To understand the various problems related to infertility, one must first recognize the basic functions of the female reproductive tract.
The pituitary is a gland located in the brain and that mainly produces two hormones that act directly on the ovaries (follicle stimulating hormone-FSH and luteinizing hormone-LH).
The ovaries are the female reproductive system organs that produce and release mature eggs. The woman has two ovaries located on each side of the uterus. They are nodular glands which, after puberty, have rough surface, are irregular in size and resemble a large almond shape.
This organ has two basic functions: to produce and store the female gametes (eggs) that are stored within the follicles (primordial and primary).
FSH stimulates follicle growth. LH is responsible for the final maturation of the eggs and subsequent ovulation. They also act as endocrine glands, releasing female sex hormones, estrogens (primarily estradiol) and progesterone.
After ovulation, the eggs must be received by the fallopian tubes, which are two small channels with approximately 10 cm in length leaving the uterus and end in finger-like projections called fimbriae. The fimbriae ‘hover’ over the ovaries, but are not connected to them. After being captured, the egg remains in the fallopian tube for a few days. The meeting of the egg and the sperm (fertilization) usually occurs at the distal fallopian tube.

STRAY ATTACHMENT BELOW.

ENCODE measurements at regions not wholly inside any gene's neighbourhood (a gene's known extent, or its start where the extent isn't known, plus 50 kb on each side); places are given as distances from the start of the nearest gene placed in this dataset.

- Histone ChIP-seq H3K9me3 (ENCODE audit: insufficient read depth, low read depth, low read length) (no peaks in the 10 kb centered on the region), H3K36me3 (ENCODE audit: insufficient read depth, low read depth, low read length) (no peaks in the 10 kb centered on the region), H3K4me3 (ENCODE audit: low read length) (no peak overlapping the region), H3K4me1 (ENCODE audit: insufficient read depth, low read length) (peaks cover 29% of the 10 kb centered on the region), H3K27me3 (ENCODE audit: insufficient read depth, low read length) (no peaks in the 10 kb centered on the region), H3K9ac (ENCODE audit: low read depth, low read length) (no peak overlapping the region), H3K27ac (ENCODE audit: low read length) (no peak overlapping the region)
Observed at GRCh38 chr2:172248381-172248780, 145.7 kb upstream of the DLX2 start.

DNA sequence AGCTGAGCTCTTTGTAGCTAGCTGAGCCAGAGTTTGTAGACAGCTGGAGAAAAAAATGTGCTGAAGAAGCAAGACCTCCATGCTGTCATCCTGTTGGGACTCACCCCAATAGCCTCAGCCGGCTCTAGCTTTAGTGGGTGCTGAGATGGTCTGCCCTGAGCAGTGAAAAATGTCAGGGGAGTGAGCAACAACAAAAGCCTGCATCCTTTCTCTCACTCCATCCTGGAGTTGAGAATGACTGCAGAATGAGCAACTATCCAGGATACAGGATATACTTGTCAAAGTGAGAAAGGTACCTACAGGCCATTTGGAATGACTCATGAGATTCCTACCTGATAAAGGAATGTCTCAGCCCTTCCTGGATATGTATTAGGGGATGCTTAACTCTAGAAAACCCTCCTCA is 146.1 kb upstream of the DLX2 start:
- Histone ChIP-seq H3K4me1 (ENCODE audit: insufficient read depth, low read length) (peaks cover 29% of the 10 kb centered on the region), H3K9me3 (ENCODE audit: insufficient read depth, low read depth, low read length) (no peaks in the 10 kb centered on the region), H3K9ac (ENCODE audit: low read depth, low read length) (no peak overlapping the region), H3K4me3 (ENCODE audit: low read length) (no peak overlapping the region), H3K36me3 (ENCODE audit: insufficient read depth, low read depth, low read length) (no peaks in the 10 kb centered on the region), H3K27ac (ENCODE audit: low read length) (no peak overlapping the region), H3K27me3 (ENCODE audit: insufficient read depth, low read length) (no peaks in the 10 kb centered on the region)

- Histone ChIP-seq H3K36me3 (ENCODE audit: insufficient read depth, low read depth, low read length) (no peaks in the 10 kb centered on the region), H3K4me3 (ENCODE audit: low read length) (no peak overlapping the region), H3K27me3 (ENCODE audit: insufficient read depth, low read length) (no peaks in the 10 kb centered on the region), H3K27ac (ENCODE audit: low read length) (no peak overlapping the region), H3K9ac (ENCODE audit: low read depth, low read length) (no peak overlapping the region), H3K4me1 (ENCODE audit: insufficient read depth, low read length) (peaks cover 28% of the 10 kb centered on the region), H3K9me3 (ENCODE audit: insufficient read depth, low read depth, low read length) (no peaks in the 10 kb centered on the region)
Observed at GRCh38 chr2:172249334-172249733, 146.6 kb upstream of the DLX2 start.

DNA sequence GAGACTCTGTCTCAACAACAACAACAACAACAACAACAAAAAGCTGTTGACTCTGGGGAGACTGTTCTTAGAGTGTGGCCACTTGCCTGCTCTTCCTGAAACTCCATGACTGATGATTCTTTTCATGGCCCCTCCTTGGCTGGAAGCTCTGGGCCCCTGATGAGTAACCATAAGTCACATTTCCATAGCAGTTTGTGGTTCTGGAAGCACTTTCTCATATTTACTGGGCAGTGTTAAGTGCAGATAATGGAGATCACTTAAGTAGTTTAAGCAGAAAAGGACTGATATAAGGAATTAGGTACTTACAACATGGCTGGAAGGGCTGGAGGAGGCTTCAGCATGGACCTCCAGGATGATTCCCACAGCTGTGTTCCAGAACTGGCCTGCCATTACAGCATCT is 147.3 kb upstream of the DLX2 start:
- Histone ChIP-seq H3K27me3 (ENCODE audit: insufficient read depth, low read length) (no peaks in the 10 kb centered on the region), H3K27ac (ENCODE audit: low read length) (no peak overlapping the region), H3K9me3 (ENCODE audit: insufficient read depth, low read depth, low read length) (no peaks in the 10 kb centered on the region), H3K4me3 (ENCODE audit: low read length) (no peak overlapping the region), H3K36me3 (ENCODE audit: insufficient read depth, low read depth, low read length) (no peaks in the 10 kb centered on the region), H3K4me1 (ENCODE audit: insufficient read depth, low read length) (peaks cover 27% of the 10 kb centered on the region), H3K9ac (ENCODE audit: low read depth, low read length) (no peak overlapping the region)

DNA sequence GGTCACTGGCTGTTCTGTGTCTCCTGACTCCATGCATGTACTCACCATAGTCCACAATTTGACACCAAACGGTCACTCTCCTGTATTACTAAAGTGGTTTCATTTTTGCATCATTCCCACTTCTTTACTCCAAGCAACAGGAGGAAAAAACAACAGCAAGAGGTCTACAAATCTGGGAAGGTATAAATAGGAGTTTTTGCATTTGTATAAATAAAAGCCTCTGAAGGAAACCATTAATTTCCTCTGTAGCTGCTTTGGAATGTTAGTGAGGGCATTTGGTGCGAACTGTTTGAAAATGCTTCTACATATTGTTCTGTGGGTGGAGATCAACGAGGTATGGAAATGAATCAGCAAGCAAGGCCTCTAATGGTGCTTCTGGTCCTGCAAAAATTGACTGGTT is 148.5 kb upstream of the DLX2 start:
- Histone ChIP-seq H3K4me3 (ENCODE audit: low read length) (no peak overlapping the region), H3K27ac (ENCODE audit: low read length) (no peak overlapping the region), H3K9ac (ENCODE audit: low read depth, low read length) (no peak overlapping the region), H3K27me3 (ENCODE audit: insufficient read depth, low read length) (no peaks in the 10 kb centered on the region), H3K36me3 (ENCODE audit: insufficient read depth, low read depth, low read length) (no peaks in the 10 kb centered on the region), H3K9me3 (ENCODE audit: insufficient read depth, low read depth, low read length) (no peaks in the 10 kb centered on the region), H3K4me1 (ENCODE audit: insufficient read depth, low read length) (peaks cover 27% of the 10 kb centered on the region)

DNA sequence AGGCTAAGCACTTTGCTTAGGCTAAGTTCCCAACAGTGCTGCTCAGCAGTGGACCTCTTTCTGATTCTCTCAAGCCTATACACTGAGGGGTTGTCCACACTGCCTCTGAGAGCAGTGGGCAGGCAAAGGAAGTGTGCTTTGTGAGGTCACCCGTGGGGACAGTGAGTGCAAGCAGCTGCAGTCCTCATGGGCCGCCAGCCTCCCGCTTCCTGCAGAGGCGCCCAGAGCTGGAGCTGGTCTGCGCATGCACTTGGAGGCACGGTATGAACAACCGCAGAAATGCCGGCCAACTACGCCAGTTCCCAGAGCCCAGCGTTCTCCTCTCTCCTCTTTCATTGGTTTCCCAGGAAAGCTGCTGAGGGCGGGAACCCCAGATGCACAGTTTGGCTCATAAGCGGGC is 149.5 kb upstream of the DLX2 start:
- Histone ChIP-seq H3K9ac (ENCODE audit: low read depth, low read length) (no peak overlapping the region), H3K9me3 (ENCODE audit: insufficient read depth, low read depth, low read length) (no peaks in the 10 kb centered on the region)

After fertilization, the embryo is taken along the oviduct by a combination of rhythmic contractions of the muscular walls of the tube. Thus, the embryo is swept toward the uterus where pregnancy can be established through the implantation.
The uterus is a pear-shaped organ, able to undergo major changes during the woman’s reproductive life. From puberty until menopause, the inner layer lining of the uterus (the endometrium) creates an environment suitable for embryo implantation and development during pregnancy.
In order to establish a pregnancy naturally, we have a synchronized reproductive hormone system, a functioning ovary so that there is free ovulation and fallopian tubes that have preserved function so that the egg and sperm can meet. Finally, it is essential that the endometrium is appropriate to allow the implantation of the embryo.
Investigation of Infertility
Classically, a couple should start being investigated for infertility when there is no pregnancy after one year of regular and unprotected sexual intercourse. However, there are some situations where it is recommended to start investigating before this period:
- Existence of known male factor (eg when there is presence of cryptorchidism);
- Existence of high risk of female infertility (eg women over 35 years).
Causes and Diagnosis
The causes of infertility in women may be the following:
- Ovulatory factor
- Tubal factor
- Uterine Factor
- Abortions in repetition
- Early menopause